The Layering System
Inner Body Layers
- Base Body Layer. Thermal underwear in soft polyesters are much better than cotton as it ‘wicks’ away moisture from your skin to the next layer, keeping you dry and warm.
- Mid Body Layer. A brushed micro-fleece is very effective at wicking body moisture away while trapping air in the fibres to give you an insulating layer between base and outer layer. A lightweight thin microfleece (130-170 gsm) is very flexible and allows a second mid-layer top (either a poloneck or another fleece) if the air is very cold.
Outer Body Layer
Jackets and trousers must be at least snowproof allowing snow to brush off. Waterproof and breathable fabrics are the best as the snow can get wet and heavy, and it can rain. Windproofing should include taped seams with storm flaps over the zips. A thermal legging is essential in normal cold mountain weather, and a microfleece legging is a good choice in extremely cold conditions.
Outer Body Warmth
Head. Up to 40% of body heat is lost through the head, so a hat should be carried, if not worn, at all times in the mountains. The hat should be able to cover the ears. A neckwarmer covers the gap between the jacket and the hat, and also stops chafing of neck and chin on the jacket. If a helmet is worn, a balaclava acts as both head and neckwarmer.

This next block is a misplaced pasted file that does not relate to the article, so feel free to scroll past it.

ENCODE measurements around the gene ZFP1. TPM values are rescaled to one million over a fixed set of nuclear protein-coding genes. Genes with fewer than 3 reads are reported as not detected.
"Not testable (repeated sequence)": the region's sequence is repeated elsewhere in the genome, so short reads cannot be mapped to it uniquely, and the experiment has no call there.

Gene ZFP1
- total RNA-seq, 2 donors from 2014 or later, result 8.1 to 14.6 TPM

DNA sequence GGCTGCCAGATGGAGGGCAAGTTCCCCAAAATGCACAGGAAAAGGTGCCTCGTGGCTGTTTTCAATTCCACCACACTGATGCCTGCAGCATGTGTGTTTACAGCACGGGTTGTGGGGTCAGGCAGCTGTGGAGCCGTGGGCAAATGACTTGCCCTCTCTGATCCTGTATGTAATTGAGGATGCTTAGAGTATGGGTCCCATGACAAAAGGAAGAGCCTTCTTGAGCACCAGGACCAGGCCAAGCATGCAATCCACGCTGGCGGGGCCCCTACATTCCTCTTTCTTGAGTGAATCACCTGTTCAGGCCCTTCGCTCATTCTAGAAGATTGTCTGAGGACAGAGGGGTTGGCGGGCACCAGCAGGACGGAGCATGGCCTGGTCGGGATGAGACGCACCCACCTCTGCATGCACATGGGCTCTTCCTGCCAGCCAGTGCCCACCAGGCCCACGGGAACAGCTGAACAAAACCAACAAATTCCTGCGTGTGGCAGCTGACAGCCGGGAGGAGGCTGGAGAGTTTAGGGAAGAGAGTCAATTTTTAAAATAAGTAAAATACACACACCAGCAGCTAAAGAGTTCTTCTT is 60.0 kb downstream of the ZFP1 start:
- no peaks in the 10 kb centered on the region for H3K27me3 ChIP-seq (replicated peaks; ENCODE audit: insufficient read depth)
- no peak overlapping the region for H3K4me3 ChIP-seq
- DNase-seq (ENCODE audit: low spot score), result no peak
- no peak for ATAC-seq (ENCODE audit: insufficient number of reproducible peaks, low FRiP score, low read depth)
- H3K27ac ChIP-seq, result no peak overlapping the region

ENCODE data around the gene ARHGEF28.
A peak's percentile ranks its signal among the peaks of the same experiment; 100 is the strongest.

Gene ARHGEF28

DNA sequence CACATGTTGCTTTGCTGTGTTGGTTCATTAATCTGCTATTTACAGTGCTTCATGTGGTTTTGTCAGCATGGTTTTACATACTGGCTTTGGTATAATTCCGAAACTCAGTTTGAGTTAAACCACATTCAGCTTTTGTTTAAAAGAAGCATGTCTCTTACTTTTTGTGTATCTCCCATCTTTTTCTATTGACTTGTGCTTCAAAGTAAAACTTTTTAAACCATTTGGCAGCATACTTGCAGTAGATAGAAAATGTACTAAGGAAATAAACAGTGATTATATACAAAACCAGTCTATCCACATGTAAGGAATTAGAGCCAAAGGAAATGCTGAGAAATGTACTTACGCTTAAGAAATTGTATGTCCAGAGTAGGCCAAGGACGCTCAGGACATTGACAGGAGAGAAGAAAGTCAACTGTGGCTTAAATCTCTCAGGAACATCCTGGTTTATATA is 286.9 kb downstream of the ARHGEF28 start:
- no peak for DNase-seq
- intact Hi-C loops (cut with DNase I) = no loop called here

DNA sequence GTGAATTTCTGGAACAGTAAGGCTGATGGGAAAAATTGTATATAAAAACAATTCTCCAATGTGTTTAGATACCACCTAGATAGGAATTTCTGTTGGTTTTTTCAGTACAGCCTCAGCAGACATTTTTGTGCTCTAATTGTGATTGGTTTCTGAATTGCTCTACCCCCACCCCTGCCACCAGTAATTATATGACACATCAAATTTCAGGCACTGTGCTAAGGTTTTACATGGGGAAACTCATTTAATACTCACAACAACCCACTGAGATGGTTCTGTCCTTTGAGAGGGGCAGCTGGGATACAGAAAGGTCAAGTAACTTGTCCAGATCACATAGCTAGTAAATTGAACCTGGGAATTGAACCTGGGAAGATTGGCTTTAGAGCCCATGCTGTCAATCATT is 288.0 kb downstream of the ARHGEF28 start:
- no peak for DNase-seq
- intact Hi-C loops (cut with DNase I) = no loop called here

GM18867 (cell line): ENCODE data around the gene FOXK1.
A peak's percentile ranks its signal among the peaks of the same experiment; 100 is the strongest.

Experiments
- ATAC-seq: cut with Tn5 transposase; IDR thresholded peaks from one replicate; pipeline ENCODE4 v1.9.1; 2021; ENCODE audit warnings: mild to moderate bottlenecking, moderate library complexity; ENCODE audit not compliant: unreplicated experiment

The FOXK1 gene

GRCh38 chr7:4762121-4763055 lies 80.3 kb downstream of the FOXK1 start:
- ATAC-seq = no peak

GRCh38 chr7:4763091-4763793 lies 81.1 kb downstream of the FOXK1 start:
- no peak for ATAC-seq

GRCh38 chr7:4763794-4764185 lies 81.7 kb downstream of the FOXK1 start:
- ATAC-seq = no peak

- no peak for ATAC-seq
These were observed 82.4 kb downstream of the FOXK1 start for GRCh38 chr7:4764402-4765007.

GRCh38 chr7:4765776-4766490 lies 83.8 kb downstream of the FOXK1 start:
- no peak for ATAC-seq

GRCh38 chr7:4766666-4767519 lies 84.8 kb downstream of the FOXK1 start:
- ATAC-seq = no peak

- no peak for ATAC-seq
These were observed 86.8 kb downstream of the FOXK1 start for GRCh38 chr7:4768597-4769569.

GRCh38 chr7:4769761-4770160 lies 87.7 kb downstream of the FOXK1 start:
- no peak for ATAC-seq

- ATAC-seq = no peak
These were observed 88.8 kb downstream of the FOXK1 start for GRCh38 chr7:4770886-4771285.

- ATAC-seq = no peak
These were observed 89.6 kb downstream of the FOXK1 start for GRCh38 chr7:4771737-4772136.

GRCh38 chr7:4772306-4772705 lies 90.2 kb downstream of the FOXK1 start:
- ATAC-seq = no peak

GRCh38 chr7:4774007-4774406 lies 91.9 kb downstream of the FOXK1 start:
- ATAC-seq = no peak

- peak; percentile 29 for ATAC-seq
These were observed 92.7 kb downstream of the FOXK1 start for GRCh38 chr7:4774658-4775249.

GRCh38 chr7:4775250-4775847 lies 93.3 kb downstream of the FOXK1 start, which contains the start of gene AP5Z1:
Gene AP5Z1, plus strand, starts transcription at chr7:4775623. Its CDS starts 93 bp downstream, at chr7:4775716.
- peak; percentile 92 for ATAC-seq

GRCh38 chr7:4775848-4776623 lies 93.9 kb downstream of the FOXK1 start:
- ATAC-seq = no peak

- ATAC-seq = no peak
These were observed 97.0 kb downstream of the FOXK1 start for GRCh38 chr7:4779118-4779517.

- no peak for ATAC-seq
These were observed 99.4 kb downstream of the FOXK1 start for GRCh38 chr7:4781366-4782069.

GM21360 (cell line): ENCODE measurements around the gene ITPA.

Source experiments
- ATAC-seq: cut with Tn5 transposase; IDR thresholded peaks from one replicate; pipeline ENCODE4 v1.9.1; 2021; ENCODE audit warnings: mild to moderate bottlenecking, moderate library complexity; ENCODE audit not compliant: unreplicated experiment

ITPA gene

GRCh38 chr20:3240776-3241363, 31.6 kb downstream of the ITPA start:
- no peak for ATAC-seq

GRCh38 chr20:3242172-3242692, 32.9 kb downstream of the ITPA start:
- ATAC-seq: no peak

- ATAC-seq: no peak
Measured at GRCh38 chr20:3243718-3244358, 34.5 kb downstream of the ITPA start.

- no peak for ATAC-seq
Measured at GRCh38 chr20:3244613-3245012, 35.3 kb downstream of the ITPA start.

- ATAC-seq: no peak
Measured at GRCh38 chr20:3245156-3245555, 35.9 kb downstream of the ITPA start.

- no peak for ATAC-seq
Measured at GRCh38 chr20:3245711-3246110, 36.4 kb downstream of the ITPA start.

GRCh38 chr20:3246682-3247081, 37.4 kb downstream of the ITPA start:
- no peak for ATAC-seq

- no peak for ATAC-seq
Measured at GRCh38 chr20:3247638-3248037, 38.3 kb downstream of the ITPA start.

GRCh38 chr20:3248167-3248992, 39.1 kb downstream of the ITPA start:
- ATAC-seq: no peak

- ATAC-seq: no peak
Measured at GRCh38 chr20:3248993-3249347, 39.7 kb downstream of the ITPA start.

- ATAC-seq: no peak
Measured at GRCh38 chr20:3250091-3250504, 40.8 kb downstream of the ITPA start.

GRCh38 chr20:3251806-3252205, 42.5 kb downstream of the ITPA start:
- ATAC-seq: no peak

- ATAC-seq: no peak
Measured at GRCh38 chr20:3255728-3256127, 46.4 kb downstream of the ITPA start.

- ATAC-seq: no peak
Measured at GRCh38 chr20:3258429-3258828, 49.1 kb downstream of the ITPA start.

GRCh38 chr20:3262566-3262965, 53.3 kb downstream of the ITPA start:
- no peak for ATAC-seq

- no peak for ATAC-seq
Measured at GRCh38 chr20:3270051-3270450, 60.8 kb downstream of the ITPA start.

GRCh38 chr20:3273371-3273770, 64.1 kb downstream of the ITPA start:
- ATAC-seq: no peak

Hands. A basic Thinsulate ski glove does the job, but can get wet both inside from the skin and outside from melted snow. A waterproof/breathable glove avoids both dangers, but is more expensive. Gloves should have enough wrist to prevent any gaps between the jacket sleeve and glove. An inner liner provides extra warmth.
Feet. Socks should be knee-length and only one pair should be worn at a time (inner socks can be worn between boot and sock). Ski tubes have no heel and are seamless. The technical sock is more expensive, but is shaped with a heel and has padding at the pressure points.
Eyes. Either sunglasses or goggles must be worn to provide 100%UV protection from the bright white light. Goggles should always be taken up the mountain in case it rains or snows, they are also more flexible and robust than sunglasses. Anti-fog single lens goggles can still mist up when skiing hard and double lens are preferable but more expensive. For those with prescription glasses, OTG (Over The Glasses) goggles allow you to wear them under the goggle. Sunglasses should be category 3 or 4 with polycarbonate lenses that don’t shatter. As with goggles, brown, orange and yellow lenses are best for flat light conditions. A glass cord secures the glasses to your head and is convenient when glasses are taken off indoors.
Face. In the thin air and bright light, your face is receiving high doses of radiation, even on cloudy days, so a high factor sunscreen is essential. Factor 25 suncream should be sufficient, but 30-35 is recommended. For those who burn easily, factor 50 would be best of all. Lips crack easily in the dry and cold conditions: a combination tube of lipsalve and suncream is covenient especially on a cord round the neck.